Ten players whose Major showings most impacted the all-time ranking of golf greats
Which players enhanced their status among the game’s all-time greats in 2020? Which ones sabotaged their reputations?
The simplest way to answer that question is to look at the 10 highest-ranking active players on the all-time rank for career performance.
The all-time rank is based on the accumulated standard deviation of every player’s performance in the four (or in the case of 2020, three) Major events. The standard deviation of a player’s performance is the ideal measuring tool because it normalizes for all the natural changes over time – in equipment, courses, weather, training – that would otherwise befuddle cross-era comparisons.
Because golf is a sport where a player improves as his score reduces, negative standard deviations are better than positive ones. A player’s cumulative standard deviation is simply the sum of the standard deviations of all his Major performances between his turning pro and his 50th birthday.
You can think of that score as his career dominance rating, a measurement of his superiority relative to his contemporaries.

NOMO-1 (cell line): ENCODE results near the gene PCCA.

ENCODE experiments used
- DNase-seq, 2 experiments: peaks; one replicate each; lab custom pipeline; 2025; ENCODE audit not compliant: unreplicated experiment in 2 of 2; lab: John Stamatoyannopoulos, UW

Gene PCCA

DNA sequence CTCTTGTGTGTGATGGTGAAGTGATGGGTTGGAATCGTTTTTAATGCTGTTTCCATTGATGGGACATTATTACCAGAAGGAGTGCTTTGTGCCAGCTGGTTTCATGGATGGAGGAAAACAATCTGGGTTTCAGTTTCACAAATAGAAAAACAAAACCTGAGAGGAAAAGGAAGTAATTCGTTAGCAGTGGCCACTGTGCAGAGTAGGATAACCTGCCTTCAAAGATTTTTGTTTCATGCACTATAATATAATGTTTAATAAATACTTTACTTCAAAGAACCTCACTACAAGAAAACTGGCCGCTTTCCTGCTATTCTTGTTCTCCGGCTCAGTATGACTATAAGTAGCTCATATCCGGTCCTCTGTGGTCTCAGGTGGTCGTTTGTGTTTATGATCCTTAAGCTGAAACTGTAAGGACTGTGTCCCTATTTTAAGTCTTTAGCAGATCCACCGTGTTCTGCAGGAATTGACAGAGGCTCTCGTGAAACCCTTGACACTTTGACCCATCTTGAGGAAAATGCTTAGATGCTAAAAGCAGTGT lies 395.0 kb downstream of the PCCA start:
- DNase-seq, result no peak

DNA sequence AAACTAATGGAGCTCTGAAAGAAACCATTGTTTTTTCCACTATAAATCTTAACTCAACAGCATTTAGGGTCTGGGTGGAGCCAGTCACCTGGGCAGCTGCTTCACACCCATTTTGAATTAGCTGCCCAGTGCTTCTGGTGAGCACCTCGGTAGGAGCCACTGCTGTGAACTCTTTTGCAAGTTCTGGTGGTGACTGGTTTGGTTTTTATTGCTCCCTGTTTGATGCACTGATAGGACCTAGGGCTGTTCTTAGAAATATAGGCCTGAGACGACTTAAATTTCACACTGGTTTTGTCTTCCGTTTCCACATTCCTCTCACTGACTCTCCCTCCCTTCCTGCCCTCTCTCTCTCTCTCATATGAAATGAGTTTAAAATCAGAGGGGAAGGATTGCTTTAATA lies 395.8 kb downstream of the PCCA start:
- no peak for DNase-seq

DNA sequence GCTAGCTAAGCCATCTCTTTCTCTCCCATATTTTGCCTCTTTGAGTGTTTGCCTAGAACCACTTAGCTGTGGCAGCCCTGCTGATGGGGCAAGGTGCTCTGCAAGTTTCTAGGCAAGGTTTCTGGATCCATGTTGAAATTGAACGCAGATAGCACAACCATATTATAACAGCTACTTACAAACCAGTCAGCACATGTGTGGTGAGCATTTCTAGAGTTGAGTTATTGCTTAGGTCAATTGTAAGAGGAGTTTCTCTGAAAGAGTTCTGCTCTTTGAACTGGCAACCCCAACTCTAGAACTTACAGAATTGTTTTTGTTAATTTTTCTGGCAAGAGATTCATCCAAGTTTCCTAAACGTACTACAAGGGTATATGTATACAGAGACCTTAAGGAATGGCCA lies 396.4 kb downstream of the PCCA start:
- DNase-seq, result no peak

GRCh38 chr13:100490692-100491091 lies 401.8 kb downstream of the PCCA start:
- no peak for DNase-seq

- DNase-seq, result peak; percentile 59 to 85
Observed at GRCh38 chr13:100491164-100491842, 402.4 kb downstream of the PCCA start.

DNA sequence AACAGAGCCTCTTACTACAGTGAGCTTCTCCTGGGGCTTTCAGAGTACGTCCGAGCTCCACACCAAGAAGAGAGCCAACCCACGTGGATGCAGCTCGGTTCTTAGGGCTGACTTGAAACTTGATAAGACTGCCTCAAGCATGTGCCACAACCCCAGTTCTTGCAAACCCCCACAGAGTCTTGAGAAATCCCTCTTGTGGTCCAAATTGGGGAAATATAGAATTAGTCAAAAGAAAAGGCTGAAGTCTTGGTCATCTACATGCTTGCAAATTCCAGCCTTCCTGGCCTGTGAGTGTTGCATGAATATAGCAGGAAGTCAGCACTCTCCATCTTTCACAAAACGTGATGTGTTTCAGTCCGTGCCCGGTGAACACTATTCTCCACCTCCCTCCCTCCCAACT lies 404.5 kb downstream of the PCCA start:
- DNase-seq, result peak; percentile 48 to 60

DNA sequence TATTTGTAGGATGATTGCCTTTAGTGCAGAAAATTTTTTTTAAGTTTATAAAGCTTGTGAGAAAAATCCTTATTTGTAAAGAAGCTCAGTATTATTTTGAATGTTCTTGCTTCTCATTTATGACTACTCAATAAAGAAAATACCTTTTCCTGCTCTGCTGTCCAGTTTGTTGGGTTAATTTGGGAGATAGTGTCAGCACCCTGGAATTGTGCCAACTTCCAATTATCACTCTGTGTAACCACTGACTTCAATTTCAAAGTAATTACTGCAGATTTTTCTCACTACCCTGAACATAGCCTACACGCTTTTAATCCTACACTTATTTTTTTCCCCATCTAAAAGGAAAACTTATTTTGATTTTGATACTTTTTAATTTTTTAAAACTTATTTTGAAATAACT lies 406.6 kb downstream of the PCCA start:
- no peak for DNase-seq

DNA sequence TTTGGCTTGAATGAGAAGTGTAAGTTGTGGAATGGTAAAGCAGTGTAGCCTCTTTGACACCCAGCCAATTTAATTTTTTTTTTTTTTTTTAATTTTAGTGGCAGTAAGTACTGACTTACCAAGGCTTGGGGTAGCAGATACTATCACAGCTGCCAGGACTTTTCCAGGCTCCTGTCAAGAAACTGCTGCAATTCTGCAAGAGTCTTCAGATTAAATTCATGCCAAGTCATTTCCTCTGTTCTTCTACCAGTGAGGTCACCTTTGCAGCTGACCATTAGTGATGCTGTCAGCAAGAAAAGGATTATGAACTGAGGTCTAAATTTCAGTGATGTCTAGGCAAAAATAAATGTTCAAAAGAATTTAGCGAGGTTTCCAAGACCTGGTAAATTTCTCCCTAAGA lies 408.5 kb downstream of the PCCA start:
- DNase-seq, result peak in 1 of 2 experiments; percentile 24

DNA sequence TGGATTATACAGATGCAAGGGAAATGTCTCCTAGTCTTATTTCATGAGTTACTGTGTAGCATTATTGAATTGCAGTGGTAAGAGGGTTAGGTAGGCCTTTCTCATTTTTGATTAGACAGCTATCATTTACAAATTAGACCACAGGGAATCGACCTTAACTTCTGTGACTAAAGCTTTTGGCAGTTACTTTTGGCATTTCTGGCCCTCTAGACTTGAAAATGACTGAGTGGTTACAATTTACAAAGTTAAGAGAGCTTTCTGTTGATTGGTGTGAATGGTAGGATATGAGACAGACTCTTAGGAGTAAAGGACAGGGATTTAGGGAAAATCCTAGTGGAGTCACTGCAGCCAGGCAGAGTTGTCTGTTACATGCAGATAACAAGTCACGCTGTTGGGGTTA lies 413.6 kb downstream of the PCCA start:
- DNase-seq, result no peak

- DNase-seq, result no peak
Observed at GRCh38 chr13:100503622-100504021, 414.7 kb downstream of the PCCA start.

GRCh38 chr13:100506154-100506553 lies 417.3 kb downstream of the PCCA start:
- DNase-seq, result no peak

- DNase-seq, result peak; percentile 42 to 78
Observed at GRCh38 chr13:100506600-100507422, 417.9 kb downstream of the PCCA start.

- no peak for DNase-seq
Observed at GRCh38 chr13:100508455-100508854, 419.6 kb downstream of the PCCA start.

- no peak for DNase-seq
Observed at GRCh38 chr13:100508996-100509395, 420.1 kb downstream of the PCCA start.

For purposes of reference, the top five in career dominance entering 2020 were:
1 Jack Nicklaus, -108.71
2 Sam Snead, -82.23
3 Walter Hagen, -76.19
4 Tiger Woods, -61.90
5 Gene Sarazen, -57.57
The 10 current players are listed in the order of their position in the all-time ranking as of the end of the 2020 Major season. Two names you — perhaps surprisingly – will not see on this list are Phil Mickelson and Bryson DeChambeau. Mickelson turned 50 in June, freezing his all-time ranking at its mark as of the end of the 2019 season. At -13.93, he is 44th.
With his victory at the U.S. Open, DeChambeau improved his career score to +13.56. But for the moment, anyway, he is only 11th among current players on the all-time ranking.
Here is how their 2020 Major performances affected the status of the 10 best actives on the all-time ranking.